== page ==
File1, 2, & 3 for hpatel:



It was a dark autumn night. The old banker was walking up and down his study
and remembering how, fifteen years before, he had given a party one autumn
evening. There had been many clever men there, and there had been interestin
conversations. Among other things they had talked of capital punishment.
The majority of the guests, among whom were many journalists and intellectual
men, disapproved of the death penalty. They considered that form of punishment
out of date, immoral, and unsuitable for Christian States. In the opinion of
some of them the death penalty ought to be replaced everywhere by
imprisonment for life.

"I don't agree with you," said their host the banker. "I have not tried either
the death penalty or imprisonment for life, but if one may judge _a priori_,
the death penalty is more moral and more humane than imprisonment for life.
Capital punishment kills a man at once, but lifelong imprisonment kills him
slowly. Which executioner is the more humane, he who kills you in a few
minutes or he who drags the life out of you in the course of many years?"

"Both are equally immoral," observed one of the guests, "for they both have
the same object -- to take away life. The State is not God. It has not the
right to take away what it cannot restore when it wants to."

Among the guests was a young lawyer, a young man of five-and-twenty.
When he was asked his opinion, he said:

"The death sentence and the life sentence are equally immoral,
but if I had to choose between the death penalty and imprisonment for life,
I would certainly choose the second. To live anyhow is better than not at


A lively discussion arose. The banker, who was younger and more nervous in
those days, was suddenly carried away by excitement; he struck the table
with his fist and shouted at the young man:

"It's not true! I'll bet you two millions you wouldn't stay in solitary
confinement for five years."

"If you mean that in earnest," said the young man, "I'll take the bet,
but I would stay not five but fifteen years."

"Fifteen? Done!" cried the banker. "Gentlemen, I stake two millions!"

"Agreed! You stake your millions and I stake my freedom!" said the young man.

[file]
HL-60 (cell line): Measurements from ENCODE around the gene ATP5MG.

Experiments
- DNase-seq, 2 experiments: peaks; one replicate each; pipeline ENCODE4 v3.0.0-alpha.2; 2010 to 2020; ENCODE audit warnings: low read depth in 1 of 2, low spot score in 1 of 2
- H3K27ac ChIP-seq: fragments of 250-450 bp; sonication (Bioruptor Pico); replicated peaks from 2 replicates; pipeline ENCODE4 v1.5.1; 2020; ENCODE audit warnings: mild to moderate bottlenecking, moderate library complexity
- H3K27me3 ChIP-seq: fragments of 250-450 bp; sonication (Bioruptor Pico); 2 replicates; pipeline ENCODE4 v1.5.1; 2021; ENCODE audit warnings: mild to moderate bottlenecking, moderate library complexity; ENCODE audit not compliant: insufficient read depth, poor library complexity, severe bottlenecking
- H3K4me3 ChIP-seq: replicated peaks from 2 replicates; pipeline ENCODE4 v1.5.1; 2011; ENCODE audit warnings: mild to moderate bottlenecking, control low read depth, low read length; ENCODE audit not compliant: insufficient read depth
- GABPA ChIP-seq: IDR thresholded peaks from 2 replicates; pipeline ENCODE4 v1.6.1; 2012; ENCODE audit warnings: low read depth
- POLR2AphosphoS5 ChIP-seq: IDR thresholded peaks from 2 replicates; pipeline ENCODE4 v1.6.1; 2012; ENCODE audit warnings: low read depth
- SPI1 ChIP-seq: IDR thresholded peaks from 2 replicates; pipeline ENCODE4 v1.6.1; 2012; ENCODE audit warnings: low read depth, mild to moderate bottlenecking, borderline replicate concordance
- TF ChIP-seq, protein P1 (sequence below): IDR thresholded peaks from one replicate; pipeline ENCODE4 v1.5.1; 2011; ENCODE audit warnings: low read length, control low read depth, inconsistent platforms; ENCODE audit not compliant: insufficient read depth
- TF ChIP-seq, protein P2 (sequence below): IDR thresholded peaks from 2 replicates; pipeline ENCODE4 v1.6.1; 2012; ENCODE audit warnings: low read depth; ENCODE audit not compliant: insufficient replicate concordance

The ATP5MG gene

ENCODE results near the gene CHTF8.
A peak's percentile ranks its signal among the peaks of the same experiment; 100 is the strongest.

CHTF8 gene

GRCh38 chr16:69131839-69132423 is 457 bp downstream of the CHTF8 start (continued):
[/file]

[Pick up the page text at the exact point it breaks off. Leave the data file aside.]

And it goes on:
And this wild, senseless bet was carried out! The banker, spoilt and
frivolous, with millions beyond his reckoning, was delighted at the bet.
At supper he made fun of the young man, and said:

"Think better of it, young man, while there is still time. To me two millions
are a trifle, but you are losing three or four of the best years of your
life. I say three or four, because you won't stay longer.
Don't forget either, you unhappy man, that voluntary confinement is a great
deal harder to bear than compulsory. The thought that you have the right to
step out in liberty at any moment will poison your whole existence in prison.
I am sorry for you."

And now the banker, walking to and fro, remembered all this, and asked himself:
"What was the object of that bet? What is the good of that man's losing
fifteen years of his life and my throwing away two millions?
Can it prove that the death penalty is better or worse than imprisonment for
life? No, no. It was all nonsensical and meaningless. On my part it was the
caprice of a pampered man, and on his part simple greed for money. . . ."


Then he remembered what followed that evening. It was decided that the young
man should spend the years of his captivity under the strictest supervision
in one of the lodges in the banker's garden. It was agreed that for
fifteen years he should not be free to cross the threshold of the lodge,
to see human beings, to hear the human voice, or to receive letters and
newspapers. He was allowed to have a musical instrument and books, and was
allowed to write letters, to drink wine, and to smoke. By the terms of the
agreement, the only relations he could have with the outer world were by a